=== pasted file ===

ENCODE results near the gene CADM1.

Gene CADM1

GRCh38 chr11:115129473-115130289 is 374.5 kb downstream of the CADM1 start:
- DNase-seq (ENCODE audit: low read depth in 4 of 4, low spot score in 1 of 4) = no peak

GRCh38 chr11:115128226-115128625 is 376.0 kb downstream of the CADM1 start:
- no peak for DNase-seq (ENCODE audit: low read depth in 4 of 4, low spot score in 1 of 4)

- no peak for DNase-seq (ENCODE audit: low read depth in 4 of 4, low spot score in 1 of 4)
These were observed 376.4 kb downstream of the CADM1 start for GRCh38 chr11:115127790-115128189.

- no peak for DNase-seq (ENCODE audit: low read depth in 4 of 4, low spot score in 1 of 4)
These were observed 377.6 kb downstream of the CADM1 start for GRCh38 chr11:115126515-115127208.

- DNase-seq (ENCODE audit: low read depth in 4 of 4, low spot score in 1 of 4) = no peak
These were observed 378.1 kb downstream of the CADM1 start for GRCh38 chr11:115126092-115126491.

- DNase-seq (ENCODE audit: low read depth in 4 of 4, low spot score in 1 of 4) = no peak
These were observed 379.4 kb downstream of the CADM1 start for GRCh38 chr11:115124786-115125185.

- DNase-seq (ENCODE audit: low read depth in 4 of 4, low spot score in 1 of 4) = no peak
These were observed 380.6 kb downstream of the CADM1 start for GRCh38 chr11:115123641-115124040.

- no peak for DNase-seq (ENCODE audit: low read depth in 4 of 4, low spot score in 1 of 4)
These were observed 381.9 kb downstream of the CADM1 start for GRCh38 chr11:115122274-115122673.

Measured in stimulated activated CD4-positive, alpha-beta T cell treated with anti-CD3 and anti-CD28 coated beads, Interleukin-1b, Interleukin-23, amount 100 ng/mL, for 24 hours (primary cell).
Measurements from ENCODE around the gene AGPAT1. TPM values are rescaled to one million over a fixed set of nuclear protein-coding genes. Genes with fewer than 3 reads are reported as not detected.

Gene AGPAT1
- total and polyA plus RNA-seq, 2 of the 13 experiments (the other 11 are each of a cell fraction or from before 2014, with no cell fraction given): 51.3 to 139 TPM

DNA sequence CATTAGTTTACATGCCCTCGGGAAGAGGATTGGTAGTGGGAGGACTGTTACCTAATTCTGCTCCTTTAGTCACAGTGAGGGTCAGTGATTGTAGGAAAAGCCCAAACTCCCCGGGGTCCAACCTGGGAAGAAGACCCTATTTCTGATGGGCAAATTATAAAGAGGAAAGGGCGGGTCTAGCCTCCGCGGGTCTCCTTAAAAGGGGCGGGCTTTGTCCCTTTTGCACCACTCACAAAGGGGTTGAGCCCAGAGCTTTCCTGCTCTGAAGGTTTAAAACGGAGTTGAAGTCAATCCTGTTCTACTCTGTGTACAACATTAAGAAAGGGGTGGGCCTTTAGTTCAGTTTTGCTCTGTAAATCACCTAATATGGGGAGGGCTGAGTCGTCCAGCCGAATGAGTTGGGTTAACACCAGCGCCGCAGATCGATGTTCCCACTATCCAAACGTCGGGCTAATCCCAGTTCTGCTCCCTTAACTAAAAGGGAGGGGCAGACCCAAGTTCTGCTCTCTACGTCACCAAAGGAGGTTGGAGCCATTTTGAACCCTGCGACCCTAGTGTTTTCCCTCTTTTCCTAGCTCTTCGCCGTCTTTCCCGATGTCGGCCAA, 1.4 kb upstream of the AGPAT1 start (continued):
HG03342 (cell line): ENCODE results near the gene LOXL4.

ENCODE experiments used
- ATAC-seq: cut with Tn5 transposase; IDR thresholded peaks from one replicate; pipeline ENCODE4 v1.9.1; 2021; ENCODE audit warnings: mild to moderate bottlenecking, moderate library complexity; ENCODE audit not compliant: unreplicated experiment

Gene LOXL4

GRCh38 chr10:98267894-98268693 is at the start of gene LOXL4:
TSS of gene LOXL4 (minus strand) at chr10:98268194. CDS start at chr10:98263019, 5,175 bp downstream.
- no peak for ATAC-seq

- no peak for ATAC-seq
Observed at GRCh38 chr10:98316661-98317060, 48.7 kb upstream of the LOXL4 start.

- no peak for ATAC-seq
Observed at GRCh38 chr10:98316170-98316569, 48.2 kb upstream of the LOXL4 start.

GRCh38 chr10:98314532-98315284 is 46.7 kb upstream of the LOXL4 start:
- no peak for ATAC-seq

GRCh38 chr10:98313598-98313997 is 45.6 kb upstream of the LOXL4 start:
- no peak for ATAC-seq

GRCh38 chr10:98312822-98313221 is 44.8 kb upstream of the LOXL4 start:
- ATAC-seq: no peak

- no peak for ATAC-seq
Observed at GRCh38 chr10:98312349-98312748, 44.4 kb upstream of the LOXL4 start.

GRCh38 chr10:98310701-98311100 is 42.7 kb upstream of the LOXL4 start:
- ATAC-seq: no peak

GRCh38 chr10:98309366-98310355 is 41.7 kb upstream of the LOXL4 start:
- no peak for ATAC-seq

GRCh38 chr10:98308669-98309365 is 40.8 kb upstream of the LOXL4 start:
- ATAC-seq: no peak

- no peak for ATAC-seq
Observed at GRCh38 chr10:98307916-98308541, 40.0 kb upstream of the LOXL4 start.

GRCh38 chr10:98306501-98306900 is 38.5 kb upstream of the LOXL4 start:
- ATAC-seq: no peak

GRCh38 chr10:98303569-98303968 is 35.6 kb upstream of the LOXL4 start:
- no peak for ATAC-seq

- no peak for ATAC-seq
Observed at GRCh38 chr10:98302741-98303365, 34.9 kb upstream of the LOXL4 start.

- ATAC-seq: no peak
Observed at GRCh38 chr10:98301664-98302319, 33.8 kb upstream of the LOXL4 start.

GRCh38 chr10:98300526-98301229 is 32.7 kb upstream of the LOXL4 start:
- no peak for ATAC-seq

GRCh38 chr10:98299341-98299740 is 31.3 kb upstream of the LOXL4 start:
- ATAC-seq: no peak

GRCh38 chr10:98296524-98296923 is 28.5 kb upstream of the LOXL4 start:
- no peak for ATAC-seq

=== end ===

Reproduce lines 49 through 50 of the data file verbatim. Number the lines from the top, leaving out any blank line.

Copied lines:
- no peak for ATAC-seq
Observed at GRCh38 chr10:98307916-98308541, 40.0 kb upstream of the LOXL4 start.